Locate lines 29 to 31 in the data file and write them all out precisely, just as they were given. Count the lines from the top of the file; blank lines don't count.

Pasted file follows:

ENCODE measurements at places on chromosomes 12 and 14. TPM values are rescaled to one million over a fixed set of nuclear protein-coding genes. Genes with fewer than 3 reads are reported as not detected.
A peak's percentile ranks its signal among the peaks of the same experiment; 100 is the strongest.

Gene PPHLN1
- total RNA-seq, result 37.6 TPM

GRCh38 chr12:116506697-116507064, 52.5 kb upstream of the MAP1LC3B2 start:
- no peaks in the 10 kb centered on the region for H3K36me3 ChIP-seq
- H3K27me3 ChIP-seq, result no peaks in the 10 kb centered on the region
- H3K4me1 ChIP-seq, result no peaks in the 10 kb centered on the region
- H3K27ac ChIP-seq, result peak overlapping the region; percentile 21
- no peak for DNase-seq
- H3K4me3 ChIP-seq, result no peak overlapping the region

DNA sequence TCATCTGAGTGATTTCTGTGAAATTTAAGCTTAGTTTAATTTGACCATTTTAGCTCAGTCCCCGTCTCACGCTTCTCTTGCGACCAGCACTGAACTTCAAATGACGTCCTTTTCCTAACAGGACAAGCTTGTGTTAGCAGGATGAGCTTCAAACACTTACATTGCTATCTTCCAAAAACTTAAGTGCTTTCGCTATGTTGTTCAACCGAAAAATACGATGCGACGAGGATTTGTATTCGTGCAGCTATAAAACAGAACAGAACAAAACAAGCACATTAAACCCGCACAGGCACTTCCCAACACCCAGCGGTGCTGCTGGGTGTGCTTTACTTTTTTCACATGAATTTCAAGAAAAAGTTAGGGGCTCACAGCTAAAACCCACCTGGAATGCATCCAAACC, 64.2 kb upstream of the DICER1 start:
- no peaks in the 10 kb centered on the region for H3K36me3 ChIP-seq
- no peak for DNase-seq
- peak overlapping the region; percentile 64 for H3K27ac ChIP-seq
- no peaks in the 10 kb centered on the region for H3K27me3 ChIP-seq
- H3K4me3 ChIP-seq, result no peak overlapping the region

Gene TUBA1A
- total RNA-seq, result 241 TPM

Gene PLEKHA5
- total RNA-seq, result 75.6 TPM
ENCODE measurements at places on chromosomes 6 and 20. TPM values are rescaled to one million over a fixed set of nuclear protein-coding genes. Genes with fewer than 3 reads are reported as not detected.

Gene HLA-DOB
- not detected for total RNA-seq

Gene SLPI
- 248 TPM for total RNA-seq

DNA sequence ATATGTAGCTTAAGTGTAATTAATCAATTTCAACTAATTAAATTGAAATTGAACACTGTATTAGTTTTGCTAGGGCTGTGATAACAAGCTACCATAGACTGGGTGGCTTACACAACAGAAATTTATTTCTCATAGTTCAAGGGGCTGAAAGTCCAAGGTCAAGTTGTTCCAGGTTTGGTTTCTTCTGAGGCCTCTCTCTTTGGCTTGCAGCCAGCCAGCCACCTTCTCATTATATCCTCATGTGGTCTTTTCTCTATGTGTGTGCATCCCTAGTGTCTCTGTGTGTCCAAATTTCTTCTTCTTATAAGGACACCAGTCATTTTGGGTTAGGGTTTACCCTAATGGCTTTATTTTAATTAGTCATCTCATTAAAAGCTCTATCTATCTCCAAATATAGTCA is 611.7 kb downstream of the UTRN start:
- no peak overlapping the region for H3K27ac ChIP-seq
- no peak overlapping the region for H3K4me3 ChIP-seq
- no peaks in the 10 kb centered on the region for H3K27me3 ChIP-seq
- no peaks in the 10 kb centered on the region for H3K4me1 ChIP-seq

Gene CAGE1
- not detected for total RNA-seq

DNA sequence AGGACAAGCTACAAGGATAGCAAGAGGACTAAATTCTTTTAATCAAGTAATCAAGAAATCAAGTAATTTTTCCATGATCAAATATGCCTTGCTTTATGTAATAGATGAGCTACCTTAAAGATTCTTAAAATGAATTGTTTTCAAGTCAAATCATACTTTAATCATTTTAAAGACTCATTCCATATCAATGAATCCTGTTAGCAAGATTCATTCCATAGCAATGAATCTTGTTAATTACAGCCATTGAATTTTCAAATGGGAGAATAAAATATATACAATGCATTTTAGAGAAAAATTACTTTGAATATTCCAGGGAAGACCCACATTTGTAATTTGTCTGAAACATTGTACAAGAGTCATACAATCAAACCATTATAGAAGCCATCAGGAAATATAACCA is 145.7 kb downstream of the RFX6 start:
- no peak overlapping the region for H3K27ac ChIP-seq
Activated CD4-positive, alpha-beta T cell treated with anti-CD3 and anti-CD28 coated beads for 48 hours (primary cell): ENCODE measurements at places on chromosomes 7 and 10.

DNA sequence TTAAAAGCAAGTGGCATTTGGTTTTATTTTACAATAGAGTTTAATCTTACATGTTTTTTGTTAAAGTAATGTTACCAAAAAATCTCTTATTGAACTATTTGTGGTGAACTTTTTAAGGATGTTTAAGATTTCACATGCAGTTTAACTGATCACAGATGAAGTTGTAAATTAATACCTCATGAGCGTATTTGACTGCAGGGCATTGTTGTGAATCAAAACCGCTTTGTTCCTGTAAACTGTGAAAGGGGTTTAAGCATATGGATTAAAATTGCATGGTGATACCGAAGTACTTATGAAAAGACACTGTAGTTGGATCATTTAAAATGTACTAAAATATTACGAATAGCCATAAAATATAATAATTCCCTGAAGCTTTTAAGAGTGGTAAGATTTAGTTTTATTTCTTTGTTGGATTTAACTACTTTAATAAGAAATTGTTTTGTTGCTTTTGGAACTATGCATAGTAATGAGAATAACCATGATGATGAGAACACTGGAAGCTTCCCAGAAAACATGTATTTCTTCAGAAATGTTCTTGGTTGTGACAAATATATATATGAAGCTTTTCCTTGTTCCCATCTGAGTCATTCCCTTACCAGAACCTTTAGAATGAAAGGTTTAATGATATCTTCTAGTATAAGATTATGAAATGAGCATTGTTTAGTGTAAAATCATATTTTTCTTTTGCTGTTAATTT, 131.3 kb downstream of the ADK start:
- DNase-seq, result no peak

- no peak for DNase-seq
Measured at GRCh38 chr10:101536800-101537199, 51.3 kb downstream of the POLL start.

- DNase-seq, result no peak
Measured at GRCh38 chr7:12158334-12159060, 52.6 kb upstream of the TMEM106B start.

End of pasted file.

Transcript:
- no peak overlapping the region for H3K4me3 ChIP-seq
- no peaks in the 10 kb centered on the region for H3K27me3 ChIP-seq
- no peaks in the 10 kb centered on the region for H3K4me1 ChIP-seq